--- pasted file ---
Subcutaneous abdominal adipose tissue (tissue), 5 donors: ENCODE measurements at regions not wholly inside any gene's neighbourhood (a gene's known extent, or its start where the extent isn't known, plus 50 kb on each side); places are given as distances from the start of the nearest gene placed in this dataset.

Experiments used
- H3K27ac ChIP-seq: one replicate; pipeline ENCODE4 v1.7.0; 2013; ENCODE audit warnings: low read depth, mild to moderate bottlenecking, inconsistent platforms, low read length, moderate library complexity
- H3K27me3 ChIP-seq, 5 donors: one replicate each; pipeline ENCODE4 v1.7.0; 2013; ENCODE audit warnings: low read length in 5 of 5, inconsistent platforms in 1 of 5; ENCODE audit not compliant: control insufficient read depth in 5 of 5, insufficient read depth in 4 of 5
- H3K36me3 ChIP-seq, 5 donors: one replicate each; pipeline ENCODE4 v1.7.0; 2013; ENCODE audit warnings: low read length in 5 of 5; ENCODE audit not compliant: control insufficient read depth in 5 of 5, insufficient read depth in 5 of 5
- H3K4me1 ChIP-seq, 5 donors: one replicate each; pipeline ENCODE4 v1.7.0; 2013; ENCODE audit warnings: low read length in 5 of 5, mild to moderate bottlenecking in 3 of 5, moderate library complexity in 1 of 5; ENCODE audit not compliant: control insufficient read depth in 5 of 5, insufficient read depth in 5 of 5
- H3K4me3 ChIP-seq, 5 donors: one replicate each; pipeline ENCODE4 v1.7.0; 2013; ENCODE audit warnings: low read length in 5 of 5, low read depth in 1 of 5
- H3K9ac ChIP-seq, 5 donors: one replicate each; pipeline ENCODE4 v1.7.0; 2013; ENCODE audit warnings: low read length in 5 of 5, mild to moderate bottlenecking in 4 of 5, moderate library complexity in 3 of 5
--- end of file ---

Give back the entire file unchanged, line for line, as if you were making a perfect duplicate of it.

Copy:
Subcutaneous abdominal adipose tissue (tissue), 5 donors: ENCODE measurements at regions not wholly inside any gene's neighbourhood (a gene's known extent, or its start where the extent isn't known, plus 50 kb on each side); places are given as distances from the start of the nearest gene placed in this dataset.

Experiments used
- H3K27ac ChIP-seq: one replicate; pipeline ENCODE4 v1.7.0; 2013; ENCODE audit warnings: low read depth, mild to moderate bottlenecking, inconsistent platforms, low read length, moderate library complexity
- H3K27me3 ChIP-seq, 5 donors: one replicate each; pipeline ENCODE4 v1.7.0; 2013; ENCODE audit warnings: low read length in 5 of 5, inconsistent platforms in 1 of 5; ENCODE audit not compliant: control insufficient read depth in 5 of 5, insufficient read depth in 4 of 5
- H3K36me3 ChIP-seq, 5 donors: one replicate each; pipeline ENCODE4 v1.7.0; 2013; ENCODE audit warnings: low read length in 5 of 5; ENCODE audit not compliant: control insufficient read depth in 5 of 5, insufficient read depth in 5 of 5
- H3K4me1 ChIP-seq, 5 donors: one replicate each; pipeline ENCODE4 v1.7.0; 2013; ENCODE audit warnings: low read length in 5 of 5, mild to moderate bottlenecking in 3 of 5, moderate library complexity in 1 of 5; ENCODE audit not compliant: control insufficient read depth in 5 of 5, insufficient read depth in 5 of 5
- H3K4me3 ChIP-seq, 5 donors: one replicate each; pipeline ENCODE4 v1.7.0; 2013; ENCODE audit warnings: low read length in 5 of 5, low read depth in 1 of 5
- H3K9ac ChIP-seq, 5 donors: one replicate each; pipeline ENCODE4 v1.7.0; 2013; ENCODE audit warnings: low read length in 5 of 5, mild to moderate bottlenecking in 4 of 5, moderate library complexity in 3 of 5